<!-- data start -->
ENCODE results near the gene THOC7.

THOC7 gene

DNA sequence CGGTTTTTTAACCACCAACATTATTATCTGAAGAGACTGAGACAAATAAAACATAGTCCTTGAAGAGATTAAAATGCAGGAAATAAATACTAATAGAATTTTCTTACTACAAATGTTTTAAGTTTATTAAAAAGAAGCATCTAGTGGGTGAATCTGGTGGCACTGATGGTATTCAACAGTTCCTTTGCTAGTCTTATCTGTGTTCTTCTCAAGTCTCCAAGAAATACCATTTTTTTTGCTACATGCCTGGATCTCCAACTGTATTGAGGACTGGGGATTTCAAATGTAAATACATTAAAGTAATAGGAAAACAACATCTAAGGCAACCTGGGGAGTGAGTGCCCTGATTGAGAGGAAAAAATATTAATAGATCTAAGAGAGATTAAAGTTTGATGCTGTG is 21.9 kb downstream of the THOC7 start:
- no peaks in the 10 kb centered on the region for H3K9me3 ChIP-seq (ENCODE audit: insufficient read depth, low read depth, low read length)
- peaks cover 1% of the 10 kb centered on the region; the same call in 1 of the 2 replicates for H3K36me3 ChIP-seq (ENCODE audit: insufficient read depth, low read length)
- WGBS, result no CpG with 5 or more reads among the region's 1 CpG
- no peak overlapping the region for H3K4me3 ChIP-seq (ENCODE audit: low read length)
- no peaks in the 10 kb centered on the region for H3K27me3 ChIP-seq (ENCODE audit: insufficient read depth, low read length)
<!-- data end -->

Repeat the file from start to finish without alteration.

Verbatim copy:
ENCODE results near the gene THOC7.

THOC7 gene

DNA sequence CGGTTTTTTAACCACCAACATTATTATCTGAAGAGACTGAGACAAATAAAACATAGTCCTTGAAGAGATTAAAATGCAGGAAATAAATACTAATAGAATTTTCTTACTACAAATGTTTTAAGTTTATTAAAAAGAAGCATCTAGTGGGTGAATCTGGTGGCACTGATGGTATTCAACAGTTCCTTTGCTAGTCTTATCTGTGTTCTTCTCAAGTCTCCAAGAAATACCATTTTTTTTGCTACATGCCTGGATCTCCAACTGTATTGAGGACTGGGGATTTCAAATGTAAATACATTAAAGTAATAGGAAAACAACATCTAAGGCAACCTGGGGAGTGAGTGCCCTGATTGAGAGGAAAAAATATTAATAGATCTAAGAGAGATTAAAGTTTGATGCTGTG is 21.9 kb downstream of the THOC7 start:
- no peaks in the 10 kb centered on the region for H3K9me3 ChIP-seq (ENCODE audit: insufficient read depth, low read depth, low read length)
- peaks cover 1% of the 10 kb centered on the region; the same call in 1 of the 2 replicates for H3K36me3 ChIP-seq (ENCODE audit: insufficient read depth, low read length)
- WGBS, result no CpG with 5 or more reads among the region's 1 CpG
- no peak overlapping the region for H3K4me3 ChIP-seq (ENCODE audit: low read length)
- no peaks in the 10 kb centered on the region for H3K27me3 ChIP-seq (ENCODE audit: insufficient read depth, low read length)